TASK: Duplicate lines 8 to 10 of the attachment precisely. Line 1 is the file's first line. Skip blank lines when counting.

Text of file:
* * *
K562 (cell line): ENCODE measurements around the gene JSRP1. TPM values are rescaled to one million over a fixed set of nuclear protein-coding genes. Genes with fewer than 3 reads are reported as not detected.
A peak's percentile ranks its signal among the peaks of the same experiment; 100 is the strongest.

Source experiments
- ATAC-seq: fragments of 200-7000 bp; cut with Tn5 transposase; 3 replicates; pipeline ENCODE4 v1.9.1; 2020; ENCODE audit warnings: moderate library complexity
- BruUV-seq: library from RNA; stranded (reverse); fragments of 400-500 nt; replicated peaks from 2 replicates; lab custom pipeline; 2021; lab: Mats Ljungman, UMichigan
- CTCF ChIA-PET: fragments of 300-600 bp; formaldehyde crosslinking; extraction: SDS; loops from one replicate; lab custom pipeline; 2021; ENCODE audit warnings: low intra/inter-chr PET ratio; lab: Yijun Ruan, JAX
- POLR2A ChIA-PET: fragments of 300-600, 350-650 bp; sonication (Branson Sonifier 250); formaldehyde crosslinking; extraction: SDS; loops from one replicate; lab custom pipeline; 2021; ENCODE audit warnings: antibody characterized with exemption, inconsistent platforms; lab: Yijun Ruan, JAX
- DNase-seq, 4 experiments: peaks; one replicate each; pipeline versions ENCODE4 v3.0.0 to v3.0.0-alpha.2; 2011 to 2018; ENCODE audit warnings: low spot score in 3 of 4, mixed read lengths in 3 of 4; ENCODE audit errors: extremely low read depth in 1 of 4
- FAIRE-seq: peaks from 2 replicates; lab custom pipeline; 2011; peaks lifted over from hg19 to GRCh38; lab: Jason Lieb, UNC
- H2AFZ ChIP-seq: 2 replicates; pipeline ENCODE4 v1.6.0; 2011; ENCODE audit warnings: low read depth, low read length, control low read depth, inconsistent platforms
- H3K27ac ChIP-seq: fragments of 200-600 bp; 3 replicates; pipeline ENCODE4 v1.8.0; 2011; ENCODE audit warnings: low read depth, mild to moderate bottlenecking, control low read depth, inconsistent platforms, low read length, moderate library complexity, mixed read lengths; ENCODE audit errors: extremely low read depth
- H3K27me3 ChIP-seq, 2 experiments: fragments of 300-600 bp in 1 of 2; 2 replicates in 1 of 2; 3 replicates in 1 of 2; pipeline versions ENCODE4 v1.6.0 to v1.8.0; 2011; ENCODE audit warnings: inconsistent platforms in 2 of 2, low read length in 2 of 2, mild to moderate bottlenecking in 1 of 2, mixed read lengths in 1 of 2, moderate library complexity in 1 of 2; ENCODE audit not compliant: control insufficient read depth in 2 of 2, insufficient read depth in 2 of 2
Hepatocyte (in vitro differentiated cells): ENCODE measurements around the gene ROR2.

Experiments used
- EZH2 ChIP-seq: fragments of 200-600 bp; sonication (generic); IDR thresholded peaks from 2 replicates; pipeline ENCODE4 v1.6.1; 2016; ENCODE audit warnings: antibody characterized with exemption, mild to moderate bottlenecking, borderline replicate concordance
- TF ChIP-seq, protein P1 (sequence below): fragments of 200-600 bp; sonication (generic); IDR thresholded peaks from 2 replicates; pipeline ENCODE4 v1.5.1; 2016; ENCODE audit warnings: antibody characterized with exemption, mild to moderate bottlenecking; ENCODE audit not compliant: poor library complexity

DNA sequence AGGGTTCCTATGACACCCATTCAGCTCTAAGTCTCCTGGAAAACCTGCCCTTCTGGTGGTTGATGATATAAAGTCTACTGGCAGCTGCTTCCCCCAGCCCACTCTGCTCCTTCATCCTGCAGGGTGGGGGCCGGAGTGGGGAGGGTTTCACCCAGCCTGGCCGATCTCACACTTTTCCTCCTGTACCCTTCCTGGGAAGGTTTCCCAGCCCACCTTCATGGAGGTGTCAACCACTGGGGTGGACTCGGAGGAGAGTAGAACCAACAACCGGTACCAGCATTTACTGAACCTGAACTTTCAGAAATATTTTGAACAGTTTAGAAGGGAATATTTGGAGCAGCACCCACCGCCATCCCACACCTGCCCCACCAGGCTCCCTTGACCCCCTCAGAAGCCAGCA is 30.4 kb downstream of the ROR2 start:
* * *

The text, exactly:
- DNase-seq, 4 experiments: peaks; one replicate each; pipeline versions ENCODE4 v3.0.0 to v3.0.0-alpha.2; 2011 to 2018; ENCODE audit warnings: low spot score in 3 of 4, mixed read lengths in 3 of 4; ENCODE audit errors: extremely low read depth in 1 of 4
- FAIRE-seq: peaks from 2 replicates; lab custom pipeline; 2011; peaks lifted over from hg19 to GRCh38; lab: Jason Lieb, UNC
- H2AFZ ChIP-seq: 2 replicates; pipeline ENCODE4 v1.6.0; 2011; ENCODE audit warnings: low read depth, low read length, control low read depth, inconsistent platforms